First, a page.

amera.co.uk - Amera Plastic Mouldings
So I'm finally back up and about after my health took a dip and laid me out for the end part of 2017.
I was asked to help out a couple of friends at my gaming club (W.A.R.P.) who wanted to give the new version (v8) of Warhammer 40K a try. They had the game rules and the models, and I had a new battlemat to try as well as a ridonculous amount of (sadly still unpainted) scenery so I was happy to help out.
The 6'x4' battlemat is the Desert Earth one from Leodis Games Board Matz range. I got mine from their recent Kickstarter (shocker, I know!) and they have since expanded the range to include many more styles.
With the exception of the rear gantry, the tall spire/furnace bits sitting on top and the Games Workshop minis/vehicles/dice, everything else on the table is 3D printed.
Oh, not the long pipes (that's PVC piping) and the tanks of the two storage tanks with ladders on just beyond the fencing (they are Coke cans), but everything else is. Honest!
Some eye candy for the 40K fans.
And there's just something that appeals to me about this Nurgle Mortar piece.
I should also say that the scenery on the table was about a quarter of what I had brought along, which in turn was about a third of what I have printed so far.
I suspect I may need more space soon since the new Fallout skirmish game is rumoured to be about to land and I have a stupid amount of post-apocalypse scenery that needs printing...
A good friend of mine (Vontravelle) came to my aid one night when a water pipe burst in the kitchen and so I was more than happy to help him out when he asked me for a favour. He's a fellow GM at our local gaming club (W.A.R.P.) and he's currently running a Call of Cthulhu game wherein he found himself in need of a Cthonian critter to inflict upon his players.
He found this model on Thingiverse: https://www.thingiverse.com/thing:2080964
However, he was unsure of how to get it printed on his newly acquired printer since it isn't a 'printer ready' .STL file, but rather a 3D model object (.obj) file.
I went through the problems of getting it to print - scaling it up, adding support materials, etc. and I could see he wasn't looking too confident so I offered to work on it for him.
First I loaded it into the new version of Simplify3D (v4) and set about scaling it up to 60mm. Next I manually added in some support material to all of the areas that I thought my Creality CR-10 would need them - namely the tentacles and one small area of body overhang. Finally, I altered the layer height down from 0.2mm to 0.15mm and then saved off the gcode to a memory card ready for printing.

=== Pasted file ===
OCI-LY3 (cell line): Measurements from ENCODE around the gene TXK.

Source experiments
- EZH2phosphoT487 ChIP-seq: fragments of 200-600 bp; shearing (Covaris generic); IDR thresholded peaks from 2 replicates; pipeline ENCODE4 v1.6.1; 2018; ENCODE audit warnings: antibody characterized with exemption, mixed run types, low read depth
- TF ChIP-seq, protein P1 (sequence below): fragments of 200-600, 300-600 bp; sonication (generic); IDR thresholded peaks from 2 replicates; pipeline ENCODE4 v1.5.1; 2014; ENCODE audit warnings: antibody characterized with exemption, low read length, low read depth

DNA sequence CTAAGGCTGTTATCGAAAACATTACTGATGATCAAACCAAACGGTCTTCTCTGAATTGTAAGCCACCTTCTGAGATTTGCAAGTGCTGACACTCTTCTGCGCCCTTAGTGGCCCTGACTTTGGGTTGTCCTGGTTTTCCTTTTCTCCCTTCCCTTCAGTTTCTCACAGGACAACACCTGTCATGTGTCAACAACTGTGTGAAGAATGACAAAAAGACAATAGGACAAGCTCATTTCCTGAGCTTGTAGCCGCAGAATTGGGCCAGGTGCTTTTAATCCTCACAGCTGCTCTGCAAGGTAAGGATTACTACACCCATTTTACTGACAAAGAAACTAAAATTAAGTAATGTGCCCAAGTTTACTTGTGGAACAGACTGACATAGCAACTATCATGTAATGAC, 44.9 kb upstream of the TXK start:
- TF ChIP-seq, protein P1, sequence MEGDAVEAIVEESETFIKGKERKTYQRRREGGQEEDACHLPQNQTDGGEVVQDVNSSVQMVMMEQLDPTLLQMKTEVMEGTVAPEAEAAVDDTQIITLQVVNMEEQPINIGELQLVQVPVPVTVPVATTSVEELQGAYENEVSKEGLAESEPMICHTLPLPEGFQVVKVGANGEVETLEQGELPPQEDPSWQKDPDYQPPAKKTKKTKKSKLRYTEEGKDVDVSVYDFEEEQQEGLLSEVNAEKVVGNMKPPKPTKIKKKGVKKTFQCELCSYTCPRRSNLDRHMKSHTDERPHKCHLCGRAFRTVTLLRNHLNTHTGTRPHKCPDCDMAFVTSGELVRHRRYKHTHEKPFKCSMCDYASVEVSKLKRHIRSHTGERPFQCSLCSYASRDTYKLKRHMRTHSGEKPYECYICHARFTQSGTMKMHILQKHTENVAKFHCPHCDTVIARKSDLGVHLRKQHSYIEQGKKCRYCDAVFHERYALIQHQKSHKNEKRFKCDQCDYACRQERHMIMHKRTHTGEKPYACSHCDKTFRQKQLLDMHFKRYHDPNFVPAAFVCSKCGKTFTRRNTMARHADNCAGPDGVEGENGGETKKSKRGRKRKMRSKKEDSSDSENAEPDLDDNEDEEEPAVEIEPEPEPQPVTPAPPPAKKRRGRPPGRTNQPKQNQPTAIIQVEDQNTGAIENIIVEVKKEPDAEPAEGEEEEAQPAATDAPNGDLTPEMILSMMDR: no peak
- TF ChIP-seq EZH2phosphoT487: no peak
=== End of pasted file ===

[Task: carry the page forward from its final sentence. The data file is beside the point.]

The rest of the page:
Two hours and twenty minutes later, here's what it came out like.
The tentacles need a touch up (ooh, er, madam!) and I'll probably sculpt some additional ones to add into its maw because I just think it needs them.
While looking for some painting inspiration (do YOU know what colour these things are supposed to be?) I came across a fantastic painting guide online by a chap called Joe Baird - The Broken Paintbrush. I thoroughly recommend you pay his blog (https://brokenpaintbrush.com) or G+ page (https://plus.google.com/+Brokenpaintbrushpage) a visit.
Here's the other side. Also, I've just blasted it with a hairdryer on hot to soften up the PLA and that has allowed me to enhance the bend on some of the existing tentacles.
It's gone 2.15am now so I'll set about sculpting with the green stuff tomorrow and see if I can get some paint on it before the game on Sunday.
Later that morning I quickly rolled up some green stuff tentacles and started twisting them into shape.
I'll apply a little detail when they begin to harden and once they're completely dry I'll cut/dry fit them until I'm happy with the look
Here's the model primed and awaiting the (slowly) drying tentacles. The miniature holder is one of the ones I got as part of a Kickstarter run by Rathcore.com. I got one of each (32, 54 and 75mm) and that's the mid-sized one with the 54mm bar. They are extremely useful and very comfortable to hold for extended periods. I had no idea how much more 'usable' a mini holder is when it has a finger bar on it and how much hand tremor it can alleviate. I still use my old standby of a paint pot with 'Blutack' (poster putty) on it to do quick paint jobs or when I'm batch base coating, etc.
The patches of green stuff are filling small holes left from the rendered model not meshing a few of the very extreme overhangs amongst the base rubble properly. As I said, this wasn't a 'ready to print' file and if time hadn't been such an issue I'd have liked to rework/remodel a lot more of it in order to avoid these issues. Still, it used up the tiny amount of green stuff left over from sculpting the tentacles, so no waste.